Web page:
Constructing another luxurious iteration to a classic silhouette, Paris fashion house Balmain has released a Riders Jacket with tones of self-assertion. Made with meticulous detail, wrinkled lamb leather panels the sturdy black body, while frontal horizontal zips dramatize the jacket with added elegance, acting as both functional and modish designs on the grainy backdrop. The leather wrist fasteners are fetching additions to the jacket, allowing wind and weather resistance. Stylish and practical, Balmain reiterates timeless staples with innate charisma. The Balmain Riders Jacket is now available at RESIR￥462,000 JPY (approximately $4,500 USD).
Every season sees New York mainstay Supreme align itself with Vans for a series of footwear collaborations. After the wildly successful three-part, Supreme x Vans x COMME des GARCONS SHIRT second collection and the Peter Saville homage range, Supreme releases a new preview of its forthcoming Vans Lampin collection via COOL TRANS. A slightly different approach for the brand, the archival Vans Lampin sees a return in mostly two-tone suede colorways and looks to be releasing in four options. Stay tuned for further information as it is likely to be announced soon through Supreme directly.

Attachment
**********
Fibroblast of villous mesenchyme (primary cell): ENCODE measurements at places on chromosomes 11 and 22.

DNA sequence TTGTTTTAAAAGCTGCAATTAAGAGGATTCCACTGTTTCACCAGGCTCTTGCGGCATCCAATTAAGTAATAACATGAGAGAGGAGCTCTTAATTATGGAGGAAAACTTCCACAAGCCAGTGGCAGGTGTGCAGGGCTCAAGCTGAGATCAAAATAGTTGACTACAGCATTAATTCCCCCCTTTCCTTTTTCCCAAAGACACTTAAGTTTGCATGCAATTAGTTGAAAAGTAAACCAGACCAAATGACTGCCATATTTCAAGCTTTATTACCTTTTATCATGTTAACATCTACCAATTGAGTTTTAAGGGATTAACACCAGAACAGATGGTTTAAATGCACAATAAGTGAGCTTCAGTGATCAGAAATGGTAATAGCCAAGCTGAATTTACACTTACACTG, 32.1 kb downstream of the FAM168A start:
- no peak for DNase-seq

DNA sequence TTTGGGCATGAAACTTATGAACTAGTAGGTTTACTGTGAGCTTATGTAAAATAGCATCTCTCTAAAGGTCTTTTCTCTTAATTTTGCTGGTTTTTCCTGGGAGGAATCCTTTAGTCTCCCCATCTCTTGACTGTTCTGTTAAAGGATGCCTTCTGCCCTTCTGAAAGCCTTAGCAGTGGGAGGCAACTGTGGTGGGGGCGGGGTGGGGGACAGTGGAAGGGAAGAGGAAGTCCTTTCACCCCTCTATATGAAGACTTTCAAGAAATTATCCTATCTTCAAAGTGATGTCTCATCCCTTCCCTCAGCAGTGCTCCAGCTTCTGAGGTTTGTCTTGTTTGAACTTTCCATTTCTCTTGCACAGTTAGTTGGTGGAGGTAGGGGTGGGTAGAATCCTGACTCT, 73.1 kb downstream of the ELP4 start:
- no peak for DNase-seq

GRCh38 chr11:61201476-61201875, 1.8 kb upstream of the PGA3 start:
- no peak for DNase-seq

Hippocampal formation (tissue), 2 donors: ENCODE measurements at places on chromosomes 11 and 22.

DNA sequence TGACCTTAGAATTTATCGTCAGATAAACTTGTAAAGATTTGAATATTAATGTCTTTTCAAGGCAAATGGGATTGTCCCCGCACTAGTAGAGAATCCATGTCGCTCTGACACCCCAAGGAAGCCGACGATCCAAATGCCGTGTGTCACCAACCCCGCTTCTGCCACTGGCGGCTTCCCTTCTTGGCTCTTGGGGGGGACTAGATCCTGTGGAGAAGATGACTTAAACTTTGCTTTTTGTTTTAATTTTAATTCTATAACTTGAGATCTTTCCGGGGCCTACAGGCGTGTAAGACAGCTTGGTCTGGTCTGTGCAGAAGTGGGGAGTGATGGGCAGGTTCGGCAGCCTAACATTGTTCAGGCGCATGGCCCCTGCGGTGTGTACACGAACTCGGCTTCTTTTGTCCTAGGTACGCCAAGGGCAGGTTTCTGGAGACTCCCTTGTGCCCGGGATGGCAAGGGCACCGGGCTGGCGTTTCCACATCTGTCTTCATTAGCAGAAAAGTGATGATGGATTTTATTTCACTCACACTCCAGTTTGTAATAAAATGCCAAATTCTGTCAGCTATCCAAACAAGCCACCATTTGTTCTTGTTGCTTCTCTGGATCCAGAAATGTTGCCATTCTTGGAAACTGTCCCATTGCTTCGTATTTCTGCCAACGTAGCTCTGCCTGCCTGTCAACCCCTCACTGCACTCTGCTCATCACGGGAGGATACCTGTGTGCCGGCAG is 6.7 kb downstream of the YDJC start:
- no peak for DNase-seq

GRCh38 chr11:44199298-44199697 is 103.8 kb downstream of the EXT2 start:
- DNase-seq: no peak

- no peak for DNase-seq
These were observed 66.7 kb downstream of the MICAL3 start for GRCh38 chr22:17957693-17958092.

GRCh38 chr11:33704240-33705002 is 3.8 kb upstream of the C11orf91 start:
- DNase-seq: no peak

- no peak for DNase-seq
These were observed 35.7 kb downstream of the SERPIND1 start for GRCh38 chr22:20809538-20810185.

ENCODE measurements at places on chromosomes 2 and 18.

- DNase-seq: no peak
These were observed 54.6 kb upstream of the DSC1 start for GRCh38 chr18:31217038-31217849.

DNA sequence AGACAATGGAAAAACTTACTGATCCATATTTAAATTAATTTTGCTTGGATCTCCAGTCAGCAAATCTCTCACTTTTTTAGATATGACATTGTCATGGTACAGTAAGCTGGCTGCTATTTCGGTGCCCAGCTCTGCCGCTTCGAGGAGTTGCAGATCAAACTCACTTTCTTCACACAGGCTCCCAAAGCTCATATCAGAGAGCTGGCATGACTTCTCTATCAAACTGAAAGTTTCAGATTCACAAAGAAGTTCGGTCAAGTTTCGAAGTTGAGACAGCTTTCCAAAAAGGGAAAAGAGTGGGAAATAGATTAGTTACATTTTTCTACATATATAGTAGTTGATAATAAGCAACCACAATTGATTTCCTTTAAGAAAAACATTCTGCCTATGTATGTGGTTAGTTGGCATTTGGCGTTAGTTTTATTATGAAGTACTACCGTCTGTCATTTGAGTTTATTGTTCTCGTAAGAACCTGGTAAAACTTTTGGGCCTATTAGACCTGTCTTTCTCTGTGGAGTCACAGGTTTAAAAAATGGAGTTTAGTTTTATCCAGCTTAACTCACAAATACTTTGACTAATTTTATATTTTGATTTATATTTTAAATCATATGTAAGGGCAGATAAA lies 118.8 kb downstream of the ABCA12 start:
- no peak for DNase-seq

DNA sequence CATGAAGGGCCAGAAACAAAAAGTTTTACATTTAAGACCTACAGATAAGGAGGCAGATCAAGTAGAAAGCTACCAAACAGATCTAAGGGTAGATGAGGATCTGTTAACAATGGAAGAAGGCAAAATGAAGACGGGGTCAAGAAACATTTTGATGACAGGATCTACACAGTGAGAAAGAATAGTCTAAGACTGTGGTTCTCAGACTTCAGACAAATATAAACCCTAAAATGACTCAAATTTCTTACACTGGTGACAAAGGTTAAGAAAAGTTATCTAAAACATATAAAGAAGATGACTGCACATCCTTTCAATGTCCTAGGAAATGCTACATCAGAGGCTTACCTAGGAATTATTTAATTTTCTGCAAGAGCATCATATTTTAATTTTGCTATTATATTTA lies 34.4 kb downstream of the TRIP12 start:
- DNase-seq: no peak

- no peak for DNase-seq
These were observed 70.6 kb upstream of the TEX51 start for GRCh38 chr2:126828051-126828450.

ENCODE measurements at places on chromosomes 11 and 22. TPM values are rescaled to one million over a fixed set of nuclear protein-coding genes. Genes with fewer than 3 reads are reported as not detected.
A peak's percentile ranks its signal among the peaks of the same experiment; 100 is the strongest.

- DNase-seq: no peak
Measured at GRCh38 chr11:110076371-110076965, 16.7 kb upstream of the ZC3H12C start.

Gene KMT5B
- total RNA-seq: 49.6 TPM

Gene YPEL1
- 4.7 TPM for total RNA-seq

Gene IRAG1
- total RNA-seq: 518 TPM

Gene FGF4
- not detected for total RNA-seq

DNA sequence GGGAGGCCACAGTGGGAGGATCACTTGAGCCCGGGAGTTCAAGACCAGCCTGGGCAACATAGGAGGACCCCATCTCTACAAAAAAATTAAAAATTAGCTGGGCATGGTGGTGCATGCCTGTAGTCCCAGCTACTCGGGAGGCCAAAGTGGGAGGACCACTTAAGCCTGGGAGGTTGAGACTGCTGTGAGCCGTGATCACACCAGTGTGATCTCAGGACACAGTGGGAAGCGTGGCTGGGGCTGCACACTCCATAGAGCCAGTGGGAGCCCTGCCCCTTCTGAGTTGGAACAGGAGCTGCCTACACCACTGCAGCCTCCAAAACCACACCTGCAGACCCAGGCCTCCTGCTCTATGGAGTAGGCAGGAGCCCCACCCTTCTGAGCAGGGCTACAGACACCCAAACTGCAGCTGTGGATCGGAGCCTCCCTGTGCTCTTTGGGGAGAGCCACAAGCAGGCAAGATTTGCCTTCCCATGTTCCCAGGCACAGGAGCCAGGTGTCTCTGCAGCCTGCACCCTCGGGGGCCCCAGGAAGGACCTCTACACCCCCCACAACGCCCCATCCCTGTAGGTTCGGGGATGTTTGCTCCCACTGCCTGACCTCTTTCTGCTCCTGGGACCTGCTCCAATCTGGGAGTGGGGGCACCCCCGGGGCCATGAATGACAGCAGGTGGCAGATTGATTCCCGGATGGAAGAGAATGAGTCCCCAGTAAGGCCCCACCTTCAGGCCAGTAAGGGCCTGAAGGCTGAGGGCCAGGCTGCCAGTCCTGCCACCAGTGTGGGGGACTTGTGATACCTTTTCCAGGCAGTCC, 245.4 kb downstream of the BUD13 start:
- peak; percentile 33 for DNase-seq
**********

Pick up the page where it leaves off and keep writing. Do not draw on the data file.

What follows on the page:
If you want to watch here, hit play and go to 47 minutes in. Or click on this link which will take you to you YouTube and get you to 47 minutes in.
Julia Holter - World
Since the surprising news broke a few years ago via WWD that A Bathing Ape founder NIGO would be stepping down from his role and handing over the ownership rights to I.T Limited, the Japanese designer and entrepreneur has since remained at the helm as Creative Director for BAPE. With an early morning Instagram post on his feed, NIGO has officially confirmed in a statement that as of April 30, 2013, his term as Creative Director of A Bathing Ape has ended. The comment for the picture read: